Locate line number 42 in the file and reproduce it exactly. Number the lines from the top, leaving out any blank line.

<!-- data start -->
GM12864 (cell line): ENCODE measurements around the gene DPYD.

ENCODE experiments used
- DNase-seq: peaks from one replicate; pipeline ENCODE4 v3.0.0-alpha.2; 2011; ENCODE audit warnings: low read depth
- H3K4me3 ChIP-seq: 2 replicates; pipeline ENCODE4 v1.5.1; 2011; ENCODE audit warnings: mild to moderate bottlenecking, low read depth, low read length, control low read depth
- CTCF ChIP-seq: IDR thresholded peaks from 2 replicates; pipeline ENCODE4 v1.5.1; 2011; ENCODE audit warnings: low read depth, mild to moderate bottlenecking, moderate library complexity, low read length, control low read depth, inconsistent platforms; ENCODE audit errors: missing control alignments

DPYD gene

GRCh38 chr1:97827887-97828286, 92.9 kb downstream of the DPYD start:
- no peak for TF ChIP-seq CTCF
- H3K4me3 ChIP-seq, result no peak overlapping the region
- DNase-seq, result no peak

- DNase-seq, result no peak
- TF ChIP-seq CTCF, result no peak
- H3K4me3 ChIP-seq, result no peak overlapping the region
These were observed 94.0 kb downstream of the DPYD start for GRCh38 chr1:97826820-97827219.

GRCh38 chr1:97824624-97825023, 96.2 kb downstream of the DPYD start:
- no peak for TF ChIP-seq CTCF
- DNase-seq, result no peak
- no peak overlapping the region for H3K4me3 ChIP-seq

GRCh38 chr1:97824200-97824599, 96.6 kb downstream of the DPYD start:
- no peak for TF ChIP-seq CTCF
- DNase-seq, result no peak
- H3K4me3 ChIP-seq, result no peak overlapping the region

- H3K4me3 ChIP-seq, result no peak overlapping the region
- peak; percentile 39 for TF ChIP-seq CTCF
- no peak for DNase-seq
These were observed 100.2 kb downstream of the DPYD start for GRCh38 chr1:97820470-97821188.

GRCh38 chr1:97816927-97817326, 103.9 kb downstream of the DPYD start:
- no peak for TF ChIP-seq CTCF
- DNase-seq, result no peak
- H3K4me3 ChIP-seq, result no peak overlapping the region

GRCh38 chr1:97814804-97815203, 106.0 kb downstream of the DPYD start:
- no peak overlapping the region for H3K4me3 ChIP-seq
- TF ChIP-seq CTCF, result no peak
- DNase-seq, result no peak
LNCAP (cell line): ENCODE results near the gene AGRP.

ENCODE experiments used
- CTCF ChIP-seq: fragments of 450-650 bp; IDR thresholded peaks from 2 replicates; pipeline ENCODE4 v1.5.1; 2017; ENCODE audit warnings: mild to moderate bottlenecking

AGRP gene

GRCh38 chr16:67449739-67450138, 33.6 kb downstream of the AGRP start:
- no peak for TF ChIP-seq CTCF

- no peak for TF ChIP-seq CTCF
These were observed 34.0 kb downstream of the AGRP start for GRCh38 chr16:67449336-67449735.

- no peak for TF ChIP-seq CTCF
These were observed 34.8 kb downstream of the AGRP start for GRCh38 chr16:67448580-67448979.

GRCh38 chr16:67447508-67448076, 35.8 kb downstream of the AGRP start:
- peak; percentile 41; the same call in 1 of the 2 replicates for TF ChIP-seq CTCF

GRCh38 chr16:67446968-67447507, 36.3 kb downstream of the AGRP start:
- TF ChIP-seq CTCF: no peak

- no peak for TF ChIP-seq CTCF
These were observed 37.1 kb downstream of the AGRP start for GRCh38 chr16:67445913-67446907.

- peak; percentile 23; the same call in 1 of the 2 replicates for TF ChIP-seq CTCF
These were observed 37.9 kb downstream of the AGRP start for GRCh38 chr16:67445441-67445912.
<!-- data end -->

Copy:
These were observed 34.0 kb downstream of the AGRP start for GRCh38 chr16:67449336-67449735.